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Business sector proposes land compensation tax


THE Zimbabwe National Chamber of Commerce (ZNCC) has proposed that the government introduces a land tax to raise the US$3,5 billion required to compensate former white commercial farmers whose land was compulsorily acquired at the turn of the century.

Following many years of a standoff over the amount of compensation required, the government agreed with affected farmers last year that US$3,5 billion would be enough for the settlement.

The ZNCC said the land tax charged from profits on farming activities would help the government avoid piling fresh pressures on already overburdened taxpayers.

In its submission to the Finance and Economic Development ministry and with details about business expectations for the 2022 National Budget, the business lobby said the quantum involved was significant, and the general public cannot afford it.

The 2022 national budget is due to be presented this month, and preparations are already in full swing.

“Regarding the Global Compensation Agreement to pay former commercial farmers US$3,5 billion, resources should come from farming profits through the imposition of a land tax and to ensure that the obligation is not a burden to the general tax payers,” the ZNCC said.

The Global Compensation Deed (GCD) agreement was reached between the white former commercial farmers and the Government of Zimbabwe on July 29, 2020.

It is expected to bring closure to the long-standing land dispute.

The Compensation Deed specifies that the white commercial farmers who were evicted from their land without compensation from 2000 will be paid for improvements on the farms.

Government has engaged United Kingdom-based New State Partners, as financial advisers for the implementation of the agreement.

Finance minister Mthuli Ncube said in a statement mid this year, that a number of possible financing instruments and funding options were already being worked on together with the financial advisers.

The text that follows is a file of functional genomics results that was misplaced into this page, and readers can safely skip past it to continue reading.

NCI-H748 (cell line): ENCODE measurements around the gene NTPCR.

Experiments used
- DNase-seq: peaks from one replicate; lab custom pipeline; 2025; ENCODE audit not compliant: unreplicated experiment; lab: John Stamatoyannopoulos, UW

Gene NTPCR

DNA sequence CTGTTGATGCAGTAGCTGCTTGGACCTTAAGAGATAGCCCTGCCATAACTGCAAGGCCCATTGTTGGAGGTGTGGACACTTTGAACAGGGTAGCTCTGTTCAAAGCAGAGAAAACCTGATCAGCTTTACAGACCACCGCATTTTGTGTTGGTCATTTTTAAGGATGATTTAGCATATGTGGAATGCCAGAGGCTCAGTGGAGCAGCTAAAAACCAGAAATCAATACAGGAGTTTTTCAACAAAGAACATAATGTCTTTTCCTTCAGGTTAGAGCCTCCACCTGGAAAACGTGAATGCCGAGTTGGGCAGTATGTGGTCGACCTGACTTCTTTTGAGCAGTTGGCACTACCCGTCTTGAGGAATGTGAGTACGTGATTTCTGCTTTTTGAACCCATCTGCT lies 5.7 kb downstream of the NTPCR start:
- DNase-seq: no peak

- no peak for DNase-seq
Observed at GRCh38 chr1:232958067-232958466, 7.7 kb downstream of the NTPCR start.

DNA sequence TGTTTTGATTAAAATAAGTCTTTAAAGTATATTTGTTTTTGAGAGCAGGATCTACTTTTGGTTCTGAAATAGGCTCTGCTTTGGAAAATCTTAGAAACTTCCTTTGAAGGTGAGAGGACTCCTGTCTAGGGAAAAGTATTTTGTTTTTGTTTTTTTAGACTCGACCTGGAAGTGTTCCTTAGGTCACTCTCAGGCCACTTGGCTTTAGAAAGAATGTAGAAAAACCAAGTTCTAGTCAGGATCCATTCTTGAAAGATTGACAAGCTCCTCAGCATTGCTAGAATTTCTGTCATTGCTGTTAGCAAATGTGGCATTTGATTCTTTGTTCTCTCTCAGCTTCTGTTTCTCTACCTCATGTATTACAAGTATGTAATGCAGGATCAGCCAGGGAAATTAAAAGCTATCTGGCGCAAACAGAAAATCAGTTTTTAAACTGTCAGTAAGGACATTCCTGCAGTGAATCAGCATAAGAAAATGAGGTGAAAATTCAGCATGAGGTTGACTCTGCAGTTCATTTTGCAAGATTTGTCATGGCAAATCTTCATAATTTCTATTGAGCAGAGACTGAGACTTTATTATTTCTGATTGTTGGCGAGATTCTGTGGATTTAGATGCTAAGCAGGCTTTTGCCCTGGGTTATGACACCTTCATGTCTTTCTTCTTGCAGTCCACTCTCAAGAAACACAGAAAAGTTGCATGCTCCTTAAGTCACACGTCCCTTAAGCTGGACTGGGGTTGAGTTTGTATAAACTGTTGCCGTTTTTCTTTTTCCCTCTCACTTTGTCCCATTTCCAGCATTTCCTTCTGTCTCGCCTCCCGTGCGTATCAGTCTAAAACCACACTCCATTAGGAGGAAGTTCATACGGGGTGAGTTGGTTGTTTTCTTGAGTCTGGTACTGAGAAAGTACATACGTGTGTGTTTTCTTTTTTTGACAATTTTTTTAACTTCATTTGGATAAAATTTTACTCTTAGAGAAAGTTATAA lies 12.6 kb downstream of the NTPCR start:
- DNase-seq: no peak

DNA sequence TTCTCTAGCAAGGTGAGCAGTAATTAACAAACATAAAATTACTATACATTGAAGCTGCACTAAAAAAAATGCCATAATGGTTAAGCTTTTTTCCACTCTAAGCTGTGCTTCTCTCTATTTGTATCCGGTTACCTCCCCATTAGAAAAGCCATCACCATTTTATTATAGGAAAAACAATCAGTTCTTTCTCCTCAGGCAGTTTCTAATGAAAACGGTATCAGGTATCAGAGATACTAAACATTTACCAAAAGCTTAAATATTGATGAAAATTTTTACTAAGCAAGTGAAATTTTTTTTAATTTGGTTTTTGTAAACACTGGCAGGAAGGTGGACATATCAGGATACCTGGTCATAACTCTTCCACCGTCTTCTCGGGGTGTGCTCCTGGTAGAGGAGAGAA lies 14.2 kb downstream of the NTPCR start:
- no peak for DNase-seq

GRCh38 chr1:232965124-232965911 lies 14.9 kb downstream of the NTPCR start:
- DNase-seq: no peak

These, he said, included, but were not limited to, bonds issued domestically, both listed and unlisted; bonds issued at international markets, both listed and unlisted; listed and unlisted equity; and quasi-equity type instruments among others.

However, the ZNCC has queried the process that was used to engage the financial advisers.

“The honourable Minister of Finance and Economic Development reported in the mid-term budget and economic review statement on the 29th of July 2021 that Treasury had engaged a financial advisor – Newstate Partners UK, to lead and assist in the mobilisation of the US$3,5 billion for compensation,” it said.

“What was not clear is whether due process was followed in engaging the advisor; the cost implications to government; whether parliament was advised of the move; and whether or not local experts were consulted.”

The evaluation process began under the late former president Robert Mugabe, but speeded up under the Emmerson Mnangagwa government.

At least 2 801 former commercial farmers acceded to the compensation out of 2 963 that were approached with the compensation offer.

“The global compensation figure will be payable in instalments as follows: a 50% deposit payable 12 months after signature of the agreement and one quarter of the balance in each subsequent year so that full payment is made over five years,” reads part of the agreement.

According to the agreement, the full amount of the global compensation figure may, however, be paid within 12 months of signature of the agreement if sufficient funds for the purpose are mobilised within this period.

Government was supposed to begin compensating the affected farmers in July this year.

But Ncube has said the parties to the GCD had settled to further defer the payments to 2022 as Covid-19 had slowed down acquisition of financial resources.

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